Tell your idiot subscribers about how great the stock is, and, like sheep, they will run out and buy it," riffed the message. "Dump the shares you bought...[on] all of these suckers...watch the stock steadily tank...and laugh all the way to the bank."
It sounds like dialogue from Boiler Room, the new film featuring Ben Affleck as a Gen X stock-scam artist. But according to the feds, the scene is a real-life drama that threatens the 10 million investors expected to have online brokerage accounts by year's end and the millions more who use the Web to make investing decisions.
The author of this particular script is Douglas Colt, a third-year law student at prestigious Georgetown University in Washington. With his mother Joanne, who is a city-council member in Colorado Springs, and three law-school buddies, he scored profits of more than $345,000 in an online scam made public last week. "The migration of fraud from boiler rooms to the Internet is the most important new trend to hit U.S. markets in years," warns Richard H. Walker, top cop at the Securities and Exchange Commission.
Liar, beware. In announcing a settlement with the Georgetown crew--who neither admitted nor denied the allegations and promised not to violate securities law in the future--the SEC was showcasing a stepped-up effort to crack down on rampant Internet stock swindlers. With the Net now America's stock-tip central, boiler rooms have become inefficient relics.
Today one preferred technique of hype artists is ticker spamming. A number of legitimate services like Business Wire and the PR Newswire accept press releases for a fee and channel them onto the Net, automatically sorting them onto stock bulletin boards. This gives spammers a chance to float releases, which just might mention well-known companies in the text alongside the dogs they're hyping. "You go on Yahoo, [ask for] a news story on Microsoft, and you could end up with some manufactured handout touting shares that have no prospects whatsoever," warns Kevin Lichtman, creator of the Stock Detective, a website devoted to ferreting out scams.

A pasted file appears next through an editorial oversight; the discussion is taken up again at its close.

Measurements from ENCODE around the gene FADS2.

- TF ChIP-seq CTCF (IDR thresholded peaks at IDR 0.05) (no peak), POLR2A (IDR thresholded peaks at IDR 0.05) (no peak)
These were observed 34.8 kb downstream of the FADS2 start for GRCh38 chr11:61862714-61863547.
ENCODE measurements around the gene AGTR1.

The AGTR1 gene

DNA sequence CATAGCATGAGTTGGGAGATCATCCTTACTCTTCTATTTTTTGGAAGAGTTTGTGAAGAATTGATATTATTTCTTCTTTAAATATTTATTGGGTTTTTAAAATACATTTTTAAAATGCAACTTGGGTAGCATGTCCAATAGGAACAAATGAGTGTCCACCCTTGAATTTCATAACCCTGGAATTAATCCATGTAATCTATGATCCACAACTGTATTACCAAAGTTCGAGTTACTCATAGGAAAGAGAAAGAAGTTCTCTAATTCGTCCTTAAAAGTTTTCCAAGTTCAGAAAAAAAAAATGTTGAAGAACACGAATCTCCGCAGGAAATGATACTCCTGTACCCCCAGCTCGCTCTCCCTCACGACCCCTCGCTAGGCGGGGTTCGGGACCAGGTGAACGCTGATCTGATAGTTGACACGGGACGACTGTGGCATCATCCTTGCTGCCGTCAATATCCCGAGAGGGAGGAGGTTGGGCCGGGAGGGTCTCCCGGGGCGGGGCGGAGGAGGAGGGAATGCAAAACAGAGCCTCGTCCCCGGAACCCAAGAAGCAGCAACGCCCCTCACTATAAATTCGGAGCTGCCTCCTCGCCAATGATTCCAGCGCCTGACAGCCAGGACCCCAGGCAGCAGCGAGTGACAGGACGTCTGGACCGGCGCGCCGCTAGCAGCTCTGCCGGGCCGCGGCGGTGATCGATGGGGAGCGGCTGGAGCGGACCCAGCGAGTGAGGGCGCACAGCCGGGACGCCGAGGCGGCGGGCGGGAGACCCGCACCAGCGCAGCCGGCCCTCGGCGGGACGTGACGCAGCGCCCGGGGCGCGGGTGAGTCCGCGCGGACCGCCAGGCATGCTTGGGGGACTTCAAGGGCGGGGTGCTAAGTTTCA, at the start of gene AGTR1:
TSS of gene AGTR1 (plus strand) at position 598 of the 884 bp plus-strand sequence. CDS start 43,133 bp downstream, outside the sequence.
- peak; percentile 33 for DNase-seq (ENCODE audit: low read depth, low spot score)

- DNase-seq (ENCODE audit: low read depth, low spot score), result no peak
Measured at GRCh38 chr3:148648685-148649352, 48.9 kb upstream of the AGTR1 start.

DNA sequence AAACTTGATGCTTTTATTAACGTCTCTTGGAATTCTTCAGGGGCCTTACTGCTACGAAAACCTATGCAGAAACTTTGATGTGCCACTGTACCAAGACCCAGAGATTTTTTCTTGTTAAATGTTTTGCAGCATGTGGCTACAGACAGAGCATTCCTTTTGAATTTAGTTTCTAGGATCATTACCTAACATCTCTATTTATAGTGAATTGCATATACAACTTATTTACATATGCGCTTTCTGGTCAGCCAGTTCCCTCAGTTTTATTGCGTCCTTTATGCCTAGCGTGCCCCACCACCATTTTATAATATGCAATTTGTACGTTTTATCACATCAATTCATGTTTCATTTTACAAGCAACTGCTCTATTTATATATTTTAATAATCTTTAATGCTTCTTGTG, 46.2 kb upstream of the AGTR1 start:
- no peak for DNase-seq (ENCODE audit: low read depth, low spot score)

The rising tide of disinformation has prompted furious investors to send the SEC up to 300 e-mails every day complaining of one scam or another. That's why the agency has bulked up its CyberForce to 250 investigators, who prowl tip sites, chat rooms and other back roads on the Web. Another crew of 50 electronically monitors Internet fraud on the tech-heavy NASDAQ as well as other over-the-counter markets.
The Georgetown caper underscores how investors can be duped by outright amateurs. Ringleader Colt, 24, attracted 9,000 subscribers to a website he called Fast-Trades.com according to court papers. He used the site to issue stock picks, eventually singling out four penny stocks in which he and his friends had bought up thousands of shares at rock-bottom prices.
Using Web aliases, Colt and friends allegedly hyped these stocks with hundreds of misleading messages planted in Yahoo chat rooms and other popular cybervenues like Raging Bull. As unwitting investors loaded up on the "recommended" shares, some, such as American Education Corp., rose as much as 700%. By the time reality set in and the price crashed, Colt & Co. had already sold out, leaving thousands in the lurch. Investigators say this classic "pump and dump" could have netted millions. But Big Brother was watching.